Musician Jay-Z might be rapping about the monetary glitz of George Washington in a U.S. dollar bill, but if he was in the tiny county of Berkshire in western Massachusetts, he'd probably be paying homage to writer W.E.B. Du Bois and painter Norman Rockwell. The famous former residents are featured in BerkShares, the area's alternative currency. It's not nationally recognized as the official tender, but instead used in area businesses that choose to accept the colorful bills.
Here's how BerkShares work: Go to any one of the county's five participating banks (there are 13 branches in total). If you hand the teller $95, you'll get back $100 worth of BerkShares -- a discount intended to lure users. The currency can be used at bakeries, dentist offices and some 400 other businesses that recognize the multi-colored bills. Founded in 2006, BerkShares are based on the idea that local currencies help local economies thrive.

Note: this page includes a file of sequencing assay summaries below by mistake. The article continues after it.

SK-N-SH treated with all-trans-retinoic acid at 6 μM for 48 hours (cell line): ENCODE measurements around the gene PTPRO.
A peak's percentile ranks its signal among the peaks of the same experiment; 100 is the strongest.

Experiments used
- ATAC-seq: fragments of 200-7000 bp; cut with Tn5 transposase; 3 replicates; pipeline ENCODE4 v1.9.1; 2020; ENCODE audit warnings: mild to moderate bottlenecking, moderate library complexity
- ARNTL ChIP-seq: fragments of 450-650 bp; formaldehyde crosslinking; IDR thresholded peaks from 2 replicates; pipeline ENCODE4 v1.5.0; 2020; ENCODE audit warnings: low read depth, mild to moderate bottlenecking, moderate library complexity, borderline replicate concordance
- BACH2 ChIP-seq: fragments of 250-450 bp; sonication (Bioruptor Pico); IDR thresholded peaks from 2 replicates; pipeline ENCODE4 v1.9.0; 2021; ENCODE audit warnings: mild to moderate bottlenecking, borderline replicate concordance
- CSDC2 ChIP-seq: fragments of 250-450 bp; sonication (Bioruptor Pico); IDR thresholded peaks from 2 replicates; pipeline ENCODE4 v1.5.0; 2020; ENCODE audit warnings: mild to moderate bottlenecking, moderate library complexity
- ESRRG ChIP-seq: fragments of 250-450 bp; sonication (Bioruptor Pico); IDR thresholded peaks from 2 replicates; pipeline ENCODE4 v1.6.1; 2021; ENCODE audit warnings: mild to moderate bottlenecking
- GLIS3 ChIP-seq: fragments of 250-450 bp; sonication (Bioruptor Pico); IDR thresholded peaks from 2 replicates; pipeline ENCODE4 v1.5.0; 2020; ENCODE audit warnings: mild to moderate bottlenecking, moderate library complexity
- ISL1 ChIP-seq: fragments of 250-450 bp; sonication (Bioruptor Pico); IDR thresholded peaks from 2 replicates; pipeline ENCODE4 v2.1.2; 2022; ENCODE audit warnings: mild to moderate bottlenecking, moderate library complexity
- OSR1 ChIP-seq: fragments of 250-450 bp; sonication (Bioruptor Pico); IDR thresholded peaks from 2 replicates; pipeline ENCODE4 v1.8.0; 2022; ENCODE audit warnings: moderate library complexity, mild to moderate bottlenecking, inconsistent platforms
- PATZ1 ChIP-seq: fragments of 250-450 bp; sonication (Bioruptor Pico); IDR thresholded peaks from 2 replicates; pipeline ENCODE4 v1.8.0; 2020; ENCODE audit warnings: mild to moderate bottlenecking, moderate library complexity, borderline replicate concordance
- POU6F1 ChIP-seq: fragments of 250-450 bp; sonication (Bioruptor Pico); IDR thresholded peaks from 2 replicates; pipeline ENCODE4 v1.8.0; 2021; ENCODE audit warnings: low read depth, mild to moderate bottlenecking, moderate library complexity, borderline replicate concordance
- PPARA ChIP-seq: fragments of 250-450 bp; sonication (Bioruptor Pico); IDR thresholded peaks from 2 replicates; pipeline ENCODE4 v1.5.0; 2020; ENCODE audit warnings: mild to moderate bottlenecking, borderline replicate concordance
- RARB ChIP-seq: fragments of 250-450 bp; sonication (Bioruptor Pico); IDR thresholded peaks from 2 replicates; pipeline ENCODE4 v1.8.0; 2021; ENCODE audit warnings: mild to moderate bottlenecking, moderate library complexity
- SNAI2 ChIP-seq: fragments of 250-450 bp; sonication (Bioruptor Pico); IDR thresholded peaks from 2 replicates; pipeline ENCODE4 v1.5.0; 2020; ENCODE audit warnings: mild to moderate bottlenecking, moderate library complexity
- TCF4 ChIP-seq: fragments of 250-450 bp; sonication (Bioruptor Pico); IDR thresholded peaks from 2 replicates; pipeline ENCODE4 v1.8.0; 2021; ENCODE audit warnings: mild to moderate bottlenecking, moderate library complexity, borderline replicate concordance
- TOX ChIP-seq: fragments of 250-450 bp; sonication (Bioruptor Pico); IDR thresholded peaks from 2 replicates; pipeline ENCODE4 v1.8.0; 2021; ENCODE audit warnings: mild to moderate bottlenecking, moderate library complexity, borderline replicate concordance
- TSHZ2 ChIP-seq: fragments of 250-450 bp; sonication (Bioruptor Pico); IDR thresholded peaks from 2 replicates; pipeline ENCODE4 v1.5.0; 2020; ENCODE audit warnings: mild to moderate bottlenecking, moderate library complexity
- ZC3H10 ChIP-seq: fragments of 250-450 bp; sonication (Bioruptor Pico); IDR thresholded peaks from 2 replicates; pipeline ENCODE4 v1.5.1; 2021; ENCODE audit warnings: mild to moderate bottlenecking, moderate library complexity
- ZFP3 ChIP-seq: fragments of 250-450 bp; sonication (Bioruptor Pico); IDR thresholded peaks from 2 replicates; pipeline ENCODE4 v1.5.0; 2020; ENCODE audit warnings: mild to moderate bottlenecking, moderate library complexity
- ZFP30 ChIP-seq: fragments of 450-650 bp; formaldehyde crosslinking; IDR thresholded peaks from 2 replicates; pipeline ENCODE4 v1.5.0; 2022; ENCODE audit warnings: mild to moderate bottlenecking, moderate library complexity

More than $2.5 million in BerkShares has been issued since inception, but the currency has gone through setbacks amid the economic downturn. Out of the 835,000 BerkShares printed, only 135,000 are circulating today, says Susan Witt, executive director of the nonprofit New Economics Institute, which has been behind the currency.
Since the days of the Great Depression, local currencies have been known to flourish during tough economic times, but BerkShares have become the exception.
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Last updated July 21 2010: 1:00 PM ET